The minister said a key cause of poor gas production, gas flaring and low domestic gas utilisation was the gas infrastructure deficit in the country.
“It is estimated that more than 20 billion dollars yearly will be required over the next ten years to bridge these gaps,” he said.
According to him, the fund, established under Section 52 of the PIA, resides as a Directorate in the Nigerian Midstream and Downstream Petroleum Regulatory Authority (NMDPRA).
As a Directorate within the Authority, the minister said the fund would be expected to benefit from its internal reporting, operational and organisational processes.
He added that in accordance with the PIA, 2021, the council would supervise and make investment decisions for the fund.
Section 52 (3) of the PIA provides for the Governing Council to supervise and make investment decisions for the Fund. Sylva urged the members of the Council to take urgent steps to bring gas infrastructure closer to the people to enable them benefit from government policy in this regard.
“There is an urgent need to focus on the major strategic plans and key initiatives to enable government set a clear trajectory to achieving the noble objectives of establishing the fund,” he said.
Terms of reference for the Council include identifying critical and relevant stakeholders that can increase domestic utilisation of natural gas, LPG and Auto gas.
They also include developing a roadmap for transforming gas to a value addition product in Nigeria.
The Council has the Minister of State Petroleum Resources as Chairman and the Executive Director MDGIF as chief executive officer.
Other members of the Council include Dr Scholastica Nnaji representing the Central Bank of Nigeria (CBN); Mr Victor Omata representing Federal Ministry of Finance; and Farouk Ahmed, Chief Executive, NMDPRA.
Sen.Tijani Kaura, Managing Director, Oil and Gas Free Zones Authority(OGFZA), has announced plans to create more oil and gas free zones in the country to boost the nation’s economy and generate employment as well as revenue.
This is contained in a statement issued by Mr Golda Ukomadu, Assistant General Manager, Corporate Communications, OGFZA,to the News Agency of Nigeriaon Saturday in Abuja.
Ukomadu said the new OGFZA boss spoke during his week-long working visit to oil and gas free zones in Rivers and Akwa Ibom. Kaura tasked staff of OGFA on the need to be tactical in pursuing its set objectives,saying the goal of the authority was to attract more foreign investments into the country.
He assured that Liberty and Brass Oil and Gas Free Zones (LOGFZA) would take off soon with conducive environment and global best practices that would enhance ease of doing business for operators in the free zone.
According to him, the multiple gas downstream projects in LOGFZA will generate employment for Nigerians, as well as attract Foreign Direct Investments (FDI) into the country.
Kaura commended LOGFZA and the management of free zone enterprises for the level of preliminary work done on construction of access roads into the zone, as well as the jetty and navigation channel to the sea.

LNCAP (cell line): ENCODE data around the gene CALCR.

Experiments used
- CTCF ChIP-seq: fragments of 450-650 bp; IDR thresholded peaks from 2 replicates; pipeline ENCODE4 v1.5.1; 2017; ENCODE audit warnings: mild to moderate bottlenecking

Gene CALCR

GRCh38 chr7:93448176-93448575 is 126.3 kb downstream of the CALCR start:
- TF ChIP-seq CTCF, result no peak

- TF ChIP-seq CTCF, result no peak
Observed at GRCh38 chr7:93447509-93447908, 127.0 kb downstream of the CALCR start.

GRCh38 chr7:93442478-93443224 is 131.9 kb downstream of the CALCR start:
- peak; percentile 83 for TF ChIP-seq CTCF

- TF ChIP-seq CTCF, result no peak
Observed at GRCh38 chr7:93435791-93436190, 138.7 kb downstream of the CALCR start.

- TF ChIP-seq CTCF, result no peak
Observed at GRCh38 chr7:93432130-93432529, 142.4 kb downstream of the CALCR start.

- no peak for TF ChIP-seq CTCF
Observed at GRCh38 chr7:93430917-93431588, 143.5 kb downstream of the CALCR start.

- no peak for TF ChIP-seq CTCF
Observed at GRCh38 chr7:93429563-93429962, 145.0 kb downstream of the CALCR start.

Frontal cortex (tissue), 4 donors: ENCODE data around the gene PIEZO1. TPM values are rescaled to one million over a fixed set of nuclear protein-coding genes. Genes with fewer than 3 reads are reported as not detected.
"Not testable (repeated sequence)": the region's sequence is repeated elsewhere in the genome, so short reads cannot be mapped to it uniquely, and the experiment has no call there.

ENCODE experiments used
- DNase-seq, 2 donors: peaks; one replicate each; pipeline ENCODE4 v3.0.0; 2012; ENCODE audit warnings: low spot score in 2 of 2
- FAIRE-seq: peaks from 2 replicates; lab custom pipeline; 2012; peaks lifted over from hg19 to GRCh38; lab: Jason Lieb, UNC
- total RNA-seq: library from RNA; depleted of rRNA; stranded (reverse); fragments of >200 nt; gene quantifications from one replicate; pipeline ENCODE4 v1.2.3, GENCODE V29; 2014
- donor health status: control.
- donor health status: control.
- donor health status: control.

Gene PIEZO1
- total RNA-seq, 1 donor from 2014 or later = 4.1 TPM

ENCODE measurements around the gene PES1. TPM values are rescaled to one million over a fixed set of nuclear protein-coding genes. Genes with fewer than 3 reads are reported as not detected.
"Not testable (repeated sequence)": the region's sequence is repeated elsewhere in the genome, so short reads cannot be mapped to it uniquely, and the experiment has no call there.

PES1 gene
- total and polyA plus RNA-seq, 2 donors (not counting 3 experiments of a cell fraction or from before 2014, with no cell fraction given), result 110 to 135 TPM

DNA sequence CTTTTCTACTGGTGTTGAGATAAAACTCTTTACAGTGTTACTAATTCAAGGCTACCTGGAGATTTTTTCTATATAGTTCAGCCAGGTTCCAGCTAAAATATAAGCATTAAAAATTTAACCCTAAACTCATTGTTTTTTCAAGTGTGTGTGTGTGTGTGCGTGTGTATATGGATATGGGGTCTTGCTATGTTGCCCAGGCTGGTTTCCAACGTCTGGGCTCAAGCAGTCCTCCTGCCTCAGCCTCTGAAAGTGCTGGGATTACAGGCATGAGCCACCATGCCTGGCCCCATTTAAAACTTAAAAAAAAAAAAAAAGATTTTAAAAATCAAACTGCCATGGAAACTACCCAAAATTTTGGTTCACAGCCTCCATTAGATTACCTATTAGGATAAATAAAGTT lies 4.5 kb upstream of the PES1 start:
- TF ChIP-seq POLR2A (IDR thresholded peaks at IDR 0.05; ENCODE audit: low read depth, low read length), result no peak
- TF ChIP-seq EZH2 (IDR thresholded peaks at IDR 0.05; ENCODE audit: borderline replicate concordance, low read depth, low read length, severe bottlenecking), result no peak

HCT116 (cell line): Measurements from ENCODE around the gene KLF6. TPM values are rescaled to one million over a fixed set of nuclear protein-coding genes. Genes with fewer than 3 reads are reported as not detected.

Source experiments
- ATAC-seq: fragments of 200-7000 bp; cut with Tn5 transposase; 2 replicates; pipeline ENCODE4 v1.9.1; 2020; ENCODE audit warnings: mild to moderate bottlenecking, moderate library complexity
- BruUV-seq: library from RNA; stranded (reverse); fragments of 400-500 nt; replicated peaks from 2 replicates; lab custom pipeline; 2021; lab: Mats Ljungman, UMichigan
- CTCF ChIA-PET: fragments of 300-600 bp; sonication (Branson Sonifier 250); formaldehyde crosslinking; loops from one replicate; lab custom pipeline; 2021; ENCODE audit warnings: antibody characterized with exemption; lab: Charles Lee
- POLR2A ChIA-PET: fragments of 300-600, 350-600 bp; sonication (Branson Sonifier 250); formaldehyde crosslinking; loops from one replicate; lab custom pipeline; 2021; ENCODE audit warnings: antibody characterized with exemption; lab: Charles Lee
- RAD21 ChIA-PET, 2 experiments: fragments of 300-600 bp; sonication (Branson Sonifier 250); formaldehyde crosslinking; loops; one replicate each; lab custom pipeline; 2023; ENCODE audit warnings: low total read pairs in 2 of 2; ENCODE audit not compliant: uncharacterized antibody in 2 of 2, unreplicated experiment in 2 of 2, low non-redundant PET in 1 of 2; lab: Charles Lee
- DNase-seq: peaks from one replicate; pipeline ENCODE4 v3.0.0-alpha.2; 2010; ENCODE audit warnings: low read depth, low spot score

The News Agency of Nigeria reports that the Liberty Oil and Gas Free Zone, which was established by a Presidential Declaration in 2020, would position the country as the destination for future downstream investments in the oil and gas industry.
The Liberty Oil and Gas Free Zone, which cuts across six local council areas in Akwa Ibom, is also the largest in West Africa with a landmass measuring 50,215 hectares.
LOGFZ has been granted licenses of free zone enterprises for gas downstream projects like LPG, LNG, Fertiliser, Ports and Jetties.
The international energy and infrastructure conglomerate, Sahara Group, has confirmed its presence and participation as a platinum sponsor at the African Energy Week (AEW) (www.AECWeek.com) 2022 conference and exhibition, Africa's largest event for the energy sector that will take place from October 18 to 21 in Cape Town. Representing one of the global companies driving development across Africa's energy value chain, Sahara Energy's participation as a platinum sponsor is crucial in shaping the dialogue on the challenges, opportunities and outlook of the energy sector.
of the continent and its role in promoting socioeconomic development.
With a strong upstream presence in Nigeria, Ivory Coast and Ghana, Sahara Group's upstream division continues to lead exploration, production and infrastructure development in Africa.
Sahara Group's goal of increasing current energy production from 10,000 barrels of oil per day (bpd) to 100,000 bpd in the next five years is a strong testament to the company's commitment to play a key role in maximizing production and exploitation.
of the continent's oil and gas resources to tackle growing energy poverty and boost industrial growth.
In this regard, Sahara Group is well positioned, as a Platinum Sponsor, to drive AEW 2022 discussions around the challenges and opportunities associated with Africa's upstream oil and gas sector while providing an update on the operations of the company.
Meanwhile, Sahara Group's midstream division is one of Africa's leading oil trading companies.
The company trades an average of 80 million barrels of crude oil and four million metric tons of refined products, owns 76,000 cubic meters of liquefied petroleum gas (LPG) ships, as well as holdings.
in some of the main refineries on the continent, including the Societe Ivorienne de Raffinage in Côte d'Ivoire and the Societe Africaine de Raffinage in Senegal.